It is easy to eat unhealthily when you are a new mum - you are exhausted, always in a hurry and constantly hungry.
YOU THINK Eating for two is all right because I am nursing.
EAT BETTER It is true that lactating mums need to eat more - as much as 500 calories more a day - because you are producing food for your little one, said Ms Sarah Sinaram, a senior dietitian at Raffles Diabetes and Endocrine Centre.
But be aware of the quality of calories that you are consuming.
"Make sure they are healthy calories, not empty ones," said Ms Susie Rucker, a nutritional therapist at Body With Soul health-care centre.
Nutritious options include lean meat and fish, whole grains, seeds, fruit, vegetables and good fats such as olive oil, coconut oil and avocado.
YOU THINK I do not have time for breakfast.
EAT BETTER Eating too much too late in the day is not good for your digestion, said Ms Rucker. It can also interfere with your sleep and concentration.
And if you do not have the opportunity to burn off the calories, this habit can lead to weight gain.
Even though your mornings may be hectic, it is important to set aside time to eat. At the least, have a late breakfast and eat a small serving of food every three or four hours.
YOU THINK I should diet to lose pregnancy weight.
EAT BETTER The energy and nutrient needs of a nursing mother are higher, so you should not cut back on your meals, said Ms Sinaram.
"The good news is, because of the increased energy requirements during breastfeeding, most new mothers will experience some weight loss during this period," she added.
Focus on providing good nutrition to your child and yourself instead.
You can start to work on losing more postnatal weight once you have weaned your baby off breast milk.
YOU THINK I do not have time to make dinner.
EAT BETTER Prepare and freeze healthy meals, such as soups and casseroles, in advance, said Ms Rucker.
You can also stock up on frozen veggies so you can prepare stir-fry dishes in a jiffy.
If you have to resort to takeaway meals, note that some cuisines are healthier than others.
Whatever you eat will, in turn, be consumed by your breastfeeding baby, said Ms Rucker.
YOU THINK I am drinking enough water.
EAT BETTER Drink 2.5 litres of fluid a day, but avoid caffeinated drinks and soft drinks as these can dehydrate you.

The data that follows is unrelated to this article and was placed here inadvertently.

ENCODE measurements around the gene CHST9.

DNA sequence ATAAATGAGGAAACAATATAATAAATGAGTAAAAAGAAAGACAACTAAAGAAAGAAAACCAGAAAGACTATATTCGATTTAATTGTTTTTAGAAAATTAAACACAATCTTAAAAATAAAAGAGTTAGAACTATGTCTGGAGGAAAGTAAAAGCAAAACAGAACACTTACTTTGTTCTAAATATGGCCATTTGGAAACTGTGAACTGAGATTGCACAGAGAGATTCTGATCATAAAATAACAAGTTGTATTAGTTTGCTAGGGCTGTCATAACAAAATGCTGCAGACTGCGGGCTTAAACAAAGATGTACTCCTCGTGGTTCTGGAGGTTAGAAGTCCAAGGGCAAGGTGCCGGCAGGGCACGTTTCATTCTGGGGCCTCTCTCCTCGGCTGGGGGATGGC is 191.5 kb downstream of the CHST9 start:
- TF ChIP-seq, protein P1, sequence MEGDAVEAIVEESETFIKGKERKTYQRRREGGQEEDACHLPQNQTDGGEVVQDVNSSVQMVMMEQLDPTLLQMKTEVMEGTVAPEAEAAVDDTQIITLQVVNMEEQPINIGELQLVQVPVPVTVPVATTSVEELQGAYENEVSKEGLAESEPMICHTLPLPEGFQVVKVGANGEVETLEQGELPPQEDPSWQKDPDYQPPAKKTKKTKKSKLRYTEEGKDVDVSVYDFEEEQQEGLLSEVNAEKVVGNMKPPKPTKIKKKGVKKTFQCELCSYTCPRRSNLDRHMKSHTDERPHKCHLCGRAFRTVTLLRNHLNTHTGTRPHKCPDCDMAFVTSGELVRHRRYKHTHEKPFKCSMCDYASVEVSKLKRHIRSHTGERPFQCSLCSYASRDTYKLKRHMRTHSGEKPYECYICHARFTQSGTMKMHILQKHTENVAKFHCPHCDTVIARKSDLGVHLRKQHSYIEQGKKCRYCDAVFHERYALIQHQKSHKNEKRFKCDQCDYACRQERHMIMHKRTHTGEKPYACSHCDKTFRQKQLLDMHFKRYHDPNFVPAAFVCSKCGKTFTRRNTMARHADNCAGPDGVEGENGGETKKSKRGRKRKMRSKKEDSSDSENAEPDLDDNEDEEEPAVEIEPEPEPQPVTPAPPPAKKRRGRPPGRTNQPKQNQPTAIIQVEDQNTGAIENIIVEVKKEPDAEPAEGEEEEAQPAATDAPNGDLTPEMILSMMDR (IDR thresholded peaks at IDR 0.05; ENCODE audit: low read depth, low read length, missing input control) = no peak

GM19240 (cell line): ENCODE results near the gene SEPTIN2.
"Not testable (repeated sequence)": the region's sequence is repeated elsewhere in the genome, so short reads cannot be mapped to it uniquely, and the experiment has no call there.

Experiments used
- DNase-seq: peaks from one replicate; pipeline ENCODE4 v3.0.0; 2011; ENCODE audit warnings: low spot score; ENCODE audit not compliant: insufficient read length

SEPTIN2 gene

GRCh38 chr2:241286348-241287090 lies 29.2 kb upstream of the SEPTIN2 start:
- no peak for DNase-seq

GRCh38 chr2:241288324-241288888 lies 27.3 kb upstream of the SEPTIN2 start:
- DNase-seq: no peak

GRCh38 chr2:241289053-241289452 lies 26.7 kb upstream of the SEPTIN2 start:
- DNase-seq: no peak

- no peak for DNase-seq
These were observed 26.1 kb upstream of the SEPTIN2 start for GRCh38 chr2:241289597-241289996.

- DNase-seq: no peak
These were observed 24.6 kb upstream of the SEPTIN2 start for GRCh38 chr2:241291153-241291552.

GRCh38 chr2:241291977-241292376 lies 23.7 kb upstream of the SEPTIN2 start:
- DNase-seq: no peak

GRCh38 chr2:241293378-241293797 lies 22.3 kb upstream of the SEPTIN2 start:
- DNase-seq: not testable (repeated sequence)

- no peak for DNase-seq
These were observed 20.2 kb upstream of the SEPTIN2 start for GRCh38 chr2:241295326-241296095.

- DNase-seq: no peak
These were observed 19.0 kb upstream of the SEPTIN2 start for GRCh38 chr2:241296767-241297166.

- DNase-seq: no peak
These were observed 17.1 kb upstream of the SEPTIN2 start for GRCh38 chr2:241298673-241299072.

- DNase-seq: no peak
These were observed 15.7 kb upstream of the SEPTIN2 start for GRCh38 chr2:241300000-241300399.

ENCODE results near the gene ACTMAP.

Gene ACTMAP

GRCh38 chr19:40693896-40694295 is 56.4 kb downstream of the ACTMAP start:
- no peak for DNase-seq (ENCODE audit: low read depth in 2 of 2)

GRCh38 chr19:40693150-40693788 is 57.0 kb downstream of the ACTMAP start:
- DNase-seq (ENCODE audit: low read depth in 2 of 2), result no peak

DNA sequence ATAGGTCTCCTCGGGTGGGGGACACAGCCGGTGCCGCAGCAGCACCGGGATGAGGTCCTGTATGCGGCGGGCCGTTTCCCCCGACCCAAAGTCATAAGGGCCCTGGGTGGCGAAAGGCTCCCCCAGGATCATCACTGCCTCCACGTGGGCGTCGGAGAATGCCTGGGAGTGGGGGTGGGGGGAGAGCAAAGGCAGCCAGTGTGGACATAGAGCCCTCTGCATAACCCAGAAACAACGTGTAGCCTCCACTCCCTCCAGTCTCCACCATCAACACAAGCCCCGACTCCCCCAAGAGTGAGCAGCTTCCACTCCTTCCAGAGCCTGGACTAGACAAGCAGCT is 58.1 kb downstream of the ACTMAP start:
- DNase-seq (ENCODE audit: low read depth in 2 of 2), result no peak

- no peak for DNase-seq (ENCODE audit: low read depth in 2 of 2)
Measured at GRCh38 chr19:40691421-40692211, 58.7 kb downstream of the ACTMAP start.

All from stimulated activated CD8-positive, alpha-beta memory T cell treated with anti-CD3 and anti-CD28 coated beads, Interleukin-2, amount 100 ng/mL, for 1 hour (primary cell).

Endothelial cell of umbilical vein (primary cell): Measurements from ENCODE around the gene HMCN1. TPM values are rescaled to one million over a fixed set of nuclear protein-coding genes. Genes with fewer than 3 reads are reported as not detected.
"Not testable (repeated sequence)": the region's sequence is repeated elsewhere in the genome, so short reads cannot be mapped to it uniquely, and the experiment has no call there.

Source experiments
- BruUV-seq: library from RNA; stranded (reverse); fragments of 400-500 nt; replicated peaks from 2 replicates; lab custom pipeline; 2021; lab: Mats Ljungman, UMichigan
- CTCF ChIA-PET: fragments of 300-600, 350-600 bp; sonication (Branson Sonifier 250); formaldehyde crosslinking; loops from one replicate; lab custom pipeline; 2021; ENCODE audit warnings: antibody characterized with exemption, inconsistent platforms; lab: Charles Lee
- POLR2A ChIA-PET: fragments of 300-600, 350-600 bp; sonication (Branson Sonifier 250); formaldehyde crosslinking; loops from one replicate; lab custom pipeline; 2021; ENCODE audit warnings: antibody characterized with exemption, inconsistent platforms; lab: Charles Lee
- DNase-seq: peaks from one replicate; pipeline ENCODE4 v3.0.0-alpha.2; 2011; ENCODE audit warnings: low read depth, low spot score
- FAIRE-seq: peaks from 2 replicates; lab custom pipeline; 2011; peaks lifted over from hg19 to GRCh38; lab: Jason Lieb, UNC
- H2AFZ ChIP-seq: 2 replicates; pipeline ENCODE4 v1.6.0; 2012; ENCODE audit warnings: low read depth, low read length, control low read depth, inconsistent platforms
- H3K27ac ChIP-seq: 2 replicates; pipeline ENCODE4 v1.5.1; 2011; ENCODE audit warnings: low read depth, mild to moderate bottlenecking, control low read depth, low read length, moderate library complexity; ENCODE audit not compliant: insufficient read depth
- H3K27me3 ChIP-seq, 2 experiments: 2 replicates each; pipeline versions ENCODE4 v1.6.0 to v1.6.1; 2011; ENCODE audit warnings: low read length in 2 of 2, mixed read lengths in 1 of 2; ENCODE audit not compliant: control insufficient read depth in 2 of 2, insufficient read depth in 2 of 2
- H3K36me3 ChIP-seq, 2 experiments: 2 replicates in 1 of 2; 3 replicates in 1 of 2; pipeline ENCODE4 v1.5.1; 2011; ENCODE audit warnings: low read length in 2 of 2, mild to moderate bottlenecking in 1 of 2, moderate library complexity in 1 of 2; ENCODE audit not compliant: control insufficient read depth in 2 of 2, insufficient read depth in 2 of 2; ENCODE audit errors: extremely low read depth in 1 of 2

Homemade soup also provides hydration with extra nutrition, but keep it simple with plenty of vegetables, lean meat or fish and a broth that is low in fat and sodium.
In traditional Chinese medicine (TCM), red-date tea is thought to benefit new mothers, said physician Lim Sor San, a TCM adviser from Mummamia Confinement.
It replenishes the blood and has a calming effect on the body.
When combined with black dates and ginger, it is said to nourish the digestive system and, in turn, reduce constipation, a common problem for new mothers. While red-date tea is recommended in TCM for post-natal recovery, Ms Lim also advises drinking other warm beverages, such as lemongrass or ginger tea.
YOU THINK The more Chinese herbs, the better.
EAT BETTER The right herbs taken in appropriate amounts can help speed up a new mother's recovery after birth and boost milk production, explained Ms Lim.
That is why ingredients, such as red dates, wolfberries, dried longan, Chinese angelica (danggui) and codonopsis root (dangshen), are commonly used in confinement dishes.
But you should not take more than 15g of each in a day, as a rule of thumb. When consumed in large amounts without a certified TCM physician's prescription, it can lead to overdosing and complications.
Not all herbs are recommended immediately after childbirth. Speak to a TCM professional first.
YOU THINK This food item is high in fat, so it is better to avoid it.
EAT BETTER Not all high-fat food is bad. Avocados, for instance, contain monounsaturated fat, which is healthy, said Ms Sinaram. Plus, the green fruit has plenty of folic acid, vitamins C, B6 and K, and potassium, which are important for breastfeeding mums.
"If you eat only a certain type of food, you will be missing out on the nutrients that other food groups provide," pointed out Ms Sinaram.
Moderate your consumption of unhealthy food, such as deep-fried items. "And limit your oily fish consumption to no more than twice a week because of the high mercury content," she added.
YOU THINK I feel hungry again. Time for a snack.
EAT BETTER Control your blood sugar to keep those hunger pangs at bay, so you do not feel tempted to snack constantly throughout the day, said Ms Rucker.
Start the day with a protein-rich breakfast dish, such as eggs. Then, have a nutritious lunch that includes plenty of fibre and water to keep you satisfied till dinner. Also drink lots of water to curb those hunger cravings.
If you feel like having a snack, keep it small but make sure it is filling and nutrient-dense.
A combination of carbohydrates and protein always hits the spot. Ms Rucker suggests chicken kebabs, seaweed or a handful of mixed nuts with dark chocolate.
|Young Parents is now available in both print and digital formats. Log on to www.youngparents.com.sg to subscribe!|